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Deep Purple - Machine Head CD (album) cover


Deep Purple



4.32 | 1160 ratings

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Queen By-Tor
Special Collaborator
Honorary Collaborator
4 stars In the early days of heavy metal...

...Deep Purple were gods and masters of their craft. Mk II Deep Purple's albums are considered classic works in just about every circle of music from classic rock to hard rock and metal, even in progressive realms. While the music may not be a symphonic epic-fest it certainly is progressive in its own rights, given how many musicians it has inspired over the years, and how much it helped change hard rock in general. This is often considered the band's pinnacle album, although many would dispute that In Rock claims this title. Regardless of you you are though, you can't deny the influence of this album, nor the reasons why it is so influential. With Machine Head, Deep Purple creates a mix of tunes so perfect and so varied that they compliment each other at different edges of the heavy metal universal spectrum. They all gel together so perfectly that it could be called a match made in heaven. From the heavy riffs provided by master axeman Ritchie Blackmore, to Lord's token organ sound to Glover's mean bass playing and solos to Paice's manic skins topped all off with the demonic lungs of Ian Gillian, this is the hard rock album of the ages.

Each and every song on this collection is simply amazing, and purely classic. Immortalized these days by the video game industry and multiple commercials for games like Rock Band we start out with the shrill shriek of Gillian as we get right into Highway Star, likely one of the best adrenaline builders an album has ever started out with. heavy riffs and a mean organ create a brilliant atmosphere, not to mention that the soloing on this track is simply stunning. Hold tight indeed. Another rocker seemingly made out of pure energy is the blistering Pictures Of Home, which opens with a short drum spasm from Paice before blasting into riffing and soloing from Blackmore. A catchy chorus and some great hooks make this likely the most memorable shorter song on the album. Lord and Gillian combine to make for a very malevolent feeling surrounding the song which is heightened by the frantic guitar. Space Truckin' is another well known song from the album which gets a lot of airplay. A nice little heavy trip from the band which is rather lighthearted, but no less effective. Never Before and Maybe I'm A Leo are reminiscent of the band's Fireball days in their more paced and bluesy approach. Never Before features some excellent vocal work and a very impressive organ solo from Lord while Maybe I'm A Leo sticks to it's slow pace and still makes for a rocking track.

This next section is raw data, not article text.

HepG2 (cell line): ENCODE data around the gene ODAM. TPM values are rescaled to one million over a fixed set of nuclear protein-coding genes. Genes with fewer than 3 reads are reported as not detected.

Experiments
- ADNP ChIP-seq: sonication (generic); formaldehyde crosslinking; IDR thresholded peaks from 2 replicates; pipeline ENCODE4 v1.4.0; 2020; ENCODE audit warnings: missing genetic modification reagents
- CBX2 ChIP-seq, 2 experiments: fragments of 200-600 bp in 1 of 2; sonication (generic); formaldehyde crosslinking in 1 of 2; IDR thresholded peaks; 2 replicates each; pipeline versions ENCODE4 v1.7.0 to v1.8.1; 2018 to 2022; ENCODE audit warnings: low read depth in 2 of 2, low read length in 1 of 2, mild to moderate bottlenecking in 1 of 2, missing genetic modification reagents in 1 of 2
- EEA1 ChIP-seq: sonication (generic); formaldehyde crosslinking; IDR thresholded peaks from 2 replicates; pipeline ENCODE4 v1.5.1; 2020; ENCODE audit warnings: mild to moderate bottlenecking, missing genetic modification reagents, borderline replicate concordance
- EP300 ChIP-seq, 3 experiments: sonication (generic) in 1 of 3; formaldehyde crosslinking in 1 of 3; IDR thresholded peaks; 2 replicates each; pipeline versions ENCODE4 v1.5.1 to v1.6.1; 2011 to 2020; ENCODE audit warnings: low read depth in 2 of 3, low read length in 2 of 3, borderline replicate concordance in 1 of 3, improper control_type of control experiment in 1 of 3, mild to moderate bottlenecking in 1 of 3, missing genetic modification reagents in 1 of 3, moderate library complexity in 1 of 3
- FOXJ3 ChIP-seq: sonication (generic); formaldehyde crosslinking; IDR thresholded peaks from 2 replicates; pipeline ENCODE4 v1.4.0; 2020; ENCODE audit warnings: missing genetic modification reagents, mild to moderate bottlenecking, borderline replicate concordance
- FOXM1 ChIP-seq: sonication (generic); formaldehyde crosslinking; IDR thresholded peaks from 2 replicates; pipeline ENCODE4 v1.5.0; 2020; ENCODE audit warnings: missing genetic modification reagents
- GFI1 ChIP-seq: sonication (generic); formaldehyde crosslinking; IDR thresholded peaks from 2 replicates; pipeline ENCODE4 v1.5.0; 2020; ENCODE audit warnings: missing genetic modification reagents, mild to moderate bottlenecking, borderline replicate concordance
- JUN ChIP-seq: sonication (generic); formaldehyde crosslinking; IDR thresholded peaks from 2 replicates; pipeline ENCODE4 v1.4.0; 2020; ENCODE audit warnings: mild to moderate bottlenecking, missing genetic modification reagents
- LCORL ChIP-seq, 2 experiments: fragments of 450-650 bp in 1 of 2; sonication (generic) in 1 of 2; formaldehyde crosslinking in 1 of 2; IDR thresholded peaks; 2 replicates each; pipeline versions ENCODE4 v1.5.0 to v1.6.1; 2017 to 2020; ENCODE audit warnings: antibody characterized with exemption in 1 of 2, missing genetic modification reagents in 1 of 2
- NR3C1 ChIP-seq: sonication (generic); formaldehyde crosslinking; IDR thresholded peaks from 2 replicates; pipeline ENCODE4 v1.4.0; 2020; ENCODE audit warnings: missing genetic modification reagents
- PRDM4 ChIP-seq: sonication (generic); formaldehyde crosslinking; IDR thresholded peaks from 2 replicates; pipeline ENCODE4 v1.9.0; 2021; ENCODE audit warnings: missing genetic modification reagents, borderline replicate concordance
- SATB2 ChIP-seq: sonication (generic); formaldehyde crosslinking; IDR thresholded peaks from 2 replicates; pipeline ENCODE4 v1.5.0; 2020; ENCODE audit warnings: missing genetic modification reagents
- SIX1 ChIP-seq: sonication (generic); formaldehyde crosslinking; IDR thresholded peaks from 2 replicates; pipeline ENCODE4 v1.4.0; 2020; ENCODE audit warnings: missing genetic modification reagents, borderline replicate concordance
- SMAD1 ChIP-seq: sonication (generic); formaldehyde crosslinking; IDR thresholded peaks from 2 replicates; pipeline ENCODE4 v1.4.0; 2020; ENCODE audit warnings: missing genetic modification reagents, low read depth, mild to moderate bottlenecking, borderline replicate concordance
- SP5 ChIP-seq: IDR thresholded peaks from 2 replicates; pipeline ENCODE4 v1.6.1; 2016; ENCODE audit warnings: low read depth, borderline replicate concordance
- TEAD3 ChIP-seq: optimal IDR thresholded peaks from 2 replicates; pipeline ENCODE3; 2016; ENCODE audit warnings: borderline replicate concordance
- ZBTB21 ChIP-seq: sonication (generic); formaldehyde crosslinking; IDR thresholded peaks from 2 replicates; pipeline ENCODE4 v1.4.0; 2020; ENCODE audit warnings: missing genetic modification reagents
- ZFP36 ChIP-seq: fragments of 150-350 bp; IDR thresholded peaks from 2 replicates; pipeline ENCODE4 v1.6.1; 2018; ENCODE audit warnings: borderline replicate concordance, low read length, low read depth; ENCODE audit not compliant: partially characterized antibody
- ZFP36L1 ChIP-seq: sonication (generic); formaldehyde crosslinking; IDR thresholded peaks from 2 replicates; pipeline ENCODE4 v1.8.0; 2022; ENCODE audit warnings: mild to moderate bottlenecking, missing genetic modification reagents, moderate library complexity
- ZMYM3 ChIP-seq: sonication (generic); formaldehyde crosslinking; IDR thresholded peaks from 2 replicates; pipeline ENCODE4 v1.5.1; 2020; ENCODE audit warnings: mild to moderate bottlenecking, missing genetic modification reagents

And of course we have to get to that oh so obligatory track. Smoke On The Water is one of those songs that everyone has heard way too many times. Frequent FM airplay, as well as anyone who ever in their lifetime picked up a guitar anywhere in a 50 mile radius of you means that this song is probably one of the best known songs in the world. Not everyone knows who played it (''Smoke on the Water... that's Black Sabbath, right!?''), but everyone knows that chugging riff. Of course the song is still impressive when you want to just sit down and listen to the damn thing, and it's not playing on some car commercial or something. Glover's bass really picks up the song right from the start after the main riff kicks in and Lord's subtle organ is actually the main driving force of the song. An excellent song, even if you fancy yourself sick to tears of it.

The other tune worth mentioning in its own paragraph is the album's opus. Lazy is really anything but. At 7 and a half minutes this is also the one that proggers are going to be eyeing like a kid passing a toy store on the street. Lord's organs create a killer overture that eventually turns into some kind of blues/prog/metal fusion monster that, while it's no Child In Time, could probably satisfy most discerning proggers. Bliss from start to finish.

This is an essential, classic rock album - no doubt about that. It would be a big stretch to call this a progressive rock masterpiece, but it certainly can contend. Still, this one is going to get a big 4.5 out of 5. It's hard to know if people will like this one more than Fireball or In Rock, but if one thing is certain - you need to hear this album sometime in your life, and it's pretty much inevitable that you will.

Queen By-Tor | 4/5 |


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